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US Airways now turns to analysts and creditors to back merger wish with American Airlines

Having gained support from three of American Airline’s unions representing roughly 55,000 employees, US Airways is now moving to convince Wall Street analysts that a merger with American would produce far more favourable results than American’s standalone plan.

US Airways on 20-Apr-2012 won public endorsement from three of American’s unions for its plan to create a "new American” through the combination of the two companies.

See related article: Union support of US Airways’ quest to take over American is a first step in a long merger process

During a 25-Apr-2012 analyst call to discuss US Airways earnings, carrier president Scott Kirby outlined the term sheets reached with American's unions at a macro level, remarking that the long-touted USD800 million labour costs disadvantage by American relative to its legacy peers was largely due to pensions and productivity. Now, he highlighted, American has sought USD1.25 billion in labour costs reductions in Chapter 11, meaning American’s “ask of labour went beyond the industry average”.

US Airways and the unions agreed that new contracts with American’s employees need not have a competitive advantage or disadvantage to Delta Air Lines and United Airlines. Mr Kirby concludes since the new American will have revenue generating capabilities similar to Delta and United, the merged carrier should have labour costs similar to those airlines.

Yet American's move is understandable. If it wants to have a sustainable position, it cannot just be competitive on labour costs but must exceed. Southwest Airlines is facing similar prospects with the merged United-Continental encroaching on its cost advantage; Southwest has asked employees for higher productivity and other improvements.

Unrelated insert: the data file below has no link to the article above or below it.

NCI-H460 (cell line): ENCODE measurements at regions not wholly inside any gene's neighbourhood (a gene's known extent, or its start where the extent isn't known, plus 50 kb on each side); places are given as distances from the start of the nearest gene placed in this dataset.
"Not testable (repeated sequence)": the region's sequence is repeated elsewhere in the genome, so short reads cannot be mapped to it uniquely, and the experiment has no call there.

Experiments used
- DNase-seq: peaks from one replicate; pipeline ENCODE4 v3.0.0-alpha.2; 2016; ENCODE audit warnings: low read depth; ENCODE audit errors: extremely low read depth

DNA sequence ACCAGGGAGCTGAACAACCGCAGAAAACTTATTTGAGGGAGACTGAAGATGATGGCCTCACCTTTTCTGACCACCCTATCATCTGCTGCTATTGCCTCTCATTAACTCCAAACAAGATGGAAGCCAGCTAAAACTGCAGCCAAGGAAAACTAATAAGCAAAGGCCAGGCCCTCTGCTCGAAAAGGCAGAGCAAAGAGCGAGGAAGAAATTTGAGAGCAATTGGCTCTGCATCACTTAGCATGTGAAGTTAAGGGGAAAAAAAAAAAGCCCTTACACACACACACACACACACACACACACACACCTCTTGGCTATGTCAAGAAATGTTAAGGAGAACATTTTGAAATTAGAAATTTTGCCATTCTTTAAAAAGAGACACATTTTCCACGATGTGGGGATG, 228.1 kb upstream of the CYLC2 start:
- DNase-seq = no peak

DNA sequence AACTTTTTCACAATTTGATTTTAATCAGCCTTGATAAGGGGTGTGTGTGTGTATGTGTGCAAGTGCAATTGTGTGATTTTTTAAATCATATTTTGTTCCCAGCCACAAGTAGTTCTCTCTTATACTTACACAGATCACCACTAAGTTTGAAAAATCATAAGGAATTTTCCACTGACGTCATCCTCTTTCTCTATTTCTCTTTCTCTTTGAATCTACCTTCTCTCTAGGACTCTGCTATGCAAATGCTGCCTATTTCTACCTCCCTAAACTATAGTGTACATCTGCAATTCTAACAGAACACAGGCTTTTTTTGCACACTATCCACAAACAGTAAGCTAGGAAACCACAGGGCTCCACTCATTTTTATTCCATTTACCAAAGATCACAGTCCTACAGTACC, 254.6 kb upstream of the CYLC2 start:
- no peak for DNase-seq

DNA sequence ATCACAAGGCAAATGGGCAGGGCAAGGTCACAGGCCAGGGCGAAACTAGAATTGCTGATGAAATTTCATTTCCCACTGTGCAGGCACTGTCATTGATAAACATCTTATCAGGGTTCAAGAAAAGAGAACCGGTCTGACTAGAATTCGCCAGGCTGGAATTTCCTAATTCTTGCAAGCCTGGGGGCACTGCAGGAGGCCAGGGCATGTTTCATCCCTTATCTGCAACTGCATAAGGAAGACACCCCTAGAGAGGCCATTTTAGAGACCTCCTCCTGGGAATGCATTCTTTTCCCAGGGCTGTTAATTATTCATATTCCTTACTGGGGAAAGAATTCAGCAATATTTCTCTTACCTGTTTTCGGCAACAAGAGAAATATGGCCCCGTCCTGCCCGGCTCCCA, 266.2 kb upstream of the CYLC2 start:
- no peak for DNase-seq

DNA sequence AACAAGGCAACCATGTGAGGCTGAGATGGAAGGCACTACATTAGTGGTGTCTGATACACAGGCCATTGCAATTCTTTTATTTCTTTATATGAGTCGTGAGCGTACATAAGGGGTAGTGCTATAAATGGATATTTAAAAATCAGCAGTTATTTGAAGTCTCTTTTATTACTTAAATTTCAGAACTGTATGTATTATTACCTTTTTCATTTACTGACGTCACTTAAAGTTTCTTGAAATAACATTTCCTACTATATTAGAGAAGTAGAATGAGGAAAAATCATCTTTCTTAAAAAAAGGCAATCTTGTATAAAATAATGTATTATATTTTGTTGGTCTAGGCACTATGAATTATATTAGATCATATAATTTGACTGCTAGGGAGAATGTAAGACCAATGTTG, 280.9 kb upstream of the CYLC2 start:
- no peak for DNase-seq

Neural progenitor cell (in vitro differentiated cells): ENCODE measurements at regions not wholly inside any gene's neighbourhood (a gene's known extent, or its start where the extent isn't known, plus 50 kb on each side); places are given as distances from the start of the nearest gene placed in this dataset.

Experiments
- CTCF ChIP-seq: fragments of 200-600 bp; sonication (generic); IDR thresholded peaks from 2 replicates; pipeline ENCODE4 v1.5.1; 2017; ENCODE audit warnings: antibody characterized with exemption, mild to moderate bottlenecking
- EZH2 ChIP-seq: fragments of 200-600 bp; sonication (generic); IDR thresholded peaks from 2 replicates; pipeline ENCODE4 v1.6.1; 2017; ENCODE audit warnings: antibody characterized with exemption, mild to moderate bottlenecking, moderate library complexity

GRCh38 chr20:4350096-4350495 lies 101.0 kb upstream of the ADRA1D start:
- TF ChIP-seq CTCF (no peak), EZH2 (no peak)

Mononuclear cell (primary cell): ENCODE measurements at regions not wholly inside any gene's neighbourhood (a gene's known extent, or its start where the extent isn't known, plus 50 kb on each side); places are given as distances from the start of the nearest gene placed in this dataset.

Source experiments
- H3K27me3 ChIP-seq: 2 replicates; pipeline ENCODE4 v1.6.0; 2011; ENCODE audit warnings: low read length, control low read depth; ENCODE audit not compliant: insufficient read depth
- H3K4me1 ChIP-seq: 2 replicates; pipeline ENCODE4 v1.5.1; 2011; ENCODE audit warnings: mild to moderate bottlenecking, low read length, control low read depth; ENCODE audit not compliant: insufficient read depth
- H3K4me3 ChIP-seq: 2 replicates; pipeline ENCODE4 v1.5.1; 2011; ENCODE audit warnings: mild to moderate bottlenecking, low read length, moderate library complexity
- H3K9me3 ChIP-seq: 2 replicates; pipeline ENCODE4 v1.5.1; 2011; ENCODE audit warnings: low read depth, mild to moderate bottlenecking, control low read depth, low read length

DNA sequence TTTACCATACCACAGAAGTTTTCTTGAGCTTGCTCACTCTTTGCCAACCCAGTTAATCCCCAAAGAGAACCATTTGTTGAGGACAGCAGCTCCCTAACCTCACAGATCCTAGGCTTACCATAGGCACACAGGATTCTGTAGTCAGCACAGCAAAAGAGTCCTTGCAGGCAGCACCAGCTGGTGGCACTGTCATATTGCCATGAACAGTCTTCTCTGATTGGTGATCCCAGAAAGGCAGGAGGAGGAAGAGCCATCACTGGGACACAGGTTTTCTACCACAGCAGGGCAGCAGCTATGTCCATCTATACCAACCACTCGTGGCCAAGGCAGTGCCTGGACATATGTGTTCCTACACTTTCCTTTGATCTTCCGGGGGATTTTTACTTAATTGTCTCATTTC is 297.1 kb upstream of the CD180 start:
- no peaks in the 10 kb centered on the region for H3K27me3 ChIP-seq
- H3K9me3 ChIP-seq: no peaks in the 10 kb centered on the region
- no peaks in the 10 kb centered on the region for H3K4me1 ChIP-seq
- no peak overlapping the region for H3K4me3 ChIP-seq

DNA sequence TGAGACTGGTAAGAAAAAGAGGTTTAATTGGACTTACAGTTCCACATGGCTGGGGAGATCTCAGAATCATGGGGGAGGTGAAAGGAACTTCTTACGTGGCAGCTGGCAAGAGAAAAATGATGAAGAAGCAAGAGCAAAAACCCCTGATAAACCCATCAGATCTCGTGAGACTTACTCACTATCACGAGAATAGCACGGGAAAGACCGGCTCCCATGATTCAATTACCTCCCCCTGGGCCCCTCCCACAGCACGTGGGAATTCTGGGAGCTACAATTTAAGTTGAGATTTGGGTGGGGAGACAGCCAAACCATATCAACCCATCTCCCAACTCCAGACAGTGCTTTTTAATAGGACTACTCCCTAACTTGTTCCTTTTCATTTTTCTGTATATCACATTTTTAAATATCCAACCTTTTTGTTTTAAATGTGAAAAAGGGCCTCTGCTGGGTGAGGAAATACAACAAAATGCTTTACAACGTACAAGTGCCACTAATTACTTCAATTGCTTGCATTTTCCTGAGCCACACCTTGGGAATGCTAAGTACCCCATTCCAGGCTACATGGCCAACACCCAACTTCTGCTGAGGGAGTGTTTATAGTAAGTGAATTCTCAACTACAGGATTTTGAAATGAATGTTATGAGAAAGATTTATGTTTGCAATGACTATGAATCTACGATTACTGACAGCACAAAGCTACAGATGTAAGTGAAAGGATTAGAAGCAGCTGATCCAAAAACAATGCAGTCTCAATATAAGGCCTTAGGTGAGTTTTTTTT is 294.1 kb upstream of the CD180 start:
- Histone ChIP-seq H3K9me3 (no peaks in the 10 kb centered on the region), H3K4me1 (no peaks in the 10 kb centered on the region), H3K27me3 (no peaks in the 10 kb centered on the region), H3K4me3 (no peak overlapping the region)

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In the agreement with US Airways, American’s unions agreed to pension freezes and productivity improvements to allow the merged carrier to position itself competitively against Delta and United.

Mr Kirby stressed the synergies created by the merger would allow employees of the merged airline to enjoy pay rates comparable to Delta and United. More importantly, he stressed, the pay rates are an improvement over what American management is proposing in its standalone plan and as it seeks to void current labour contracts through the bankruptcy process.

His conservative estimate of annual synergies from merger net of labour synergies by combining the two workforces is USD1.2 billion, which would allow greater recovery for American’s creditors than the Dallas-based carrier’s standalone business plan. American has tabled a plan for USD3 billion in financial improvements by 2017 based on USD2 billion in cost improvements and USD1billion in revenue enhancements based on 20% capacity push from its five cornerstone markets: Chicago, Dallas, Los Angeles, Miami and New York.

See related article: American Airlines defends USD1 billion revenue growth plan

The next move for US Airways is to convince the nine members of American’s unsecured creditors committee that its plan will produce a more favourable outcome than American’s standalone plans. Union members hold three of the positions on the committee along with Wilmington Trust, Bank of New York Mellon Corporation, Pension Benefit Guaranty Corporation, Boeing and Hewlett-Packard (HP). American placed a 200 aircraft order with Boeing last year, and has contracted Hewlett-Packard in the development of a new reservations system platform. Although American split last year's 460 aircraft order between Airbus and Boeing, Boeing would be hesitant to see the carrier make further inroads in Airbus territory; US Airways, which proposes to manage American if the merger is successful, has in recent times only placed new orders with Airbus. HP likewise would be concerned if the new merger carrier would drop its HP contract – provided, of course, HP or Boeing see merit in US Airways' plan.

US Airways CEO Doug Parker said the carrier is eager to demonstrate to American’s creditors that its plan would result in higher returns than the standalone strategy outlined by American.

American remains steadfast in its goal to emerge from Chapter 11 as a standalone entity, and has dismissed union support for US Airways' plan as posturing. American management and unions now remain locked in a months-long legal battle as American seeks to void labour contracts.

As the contentious process for American to wipe out collective bargaining agreements drags on, US Airways will move aggressively to sway the creditors committee that a merged entity could better compete against Delta and United. In terms of sheer size, the combined carrier would be neck-and-neck in terms of revenue market share.

US carrier revenue market share: 2010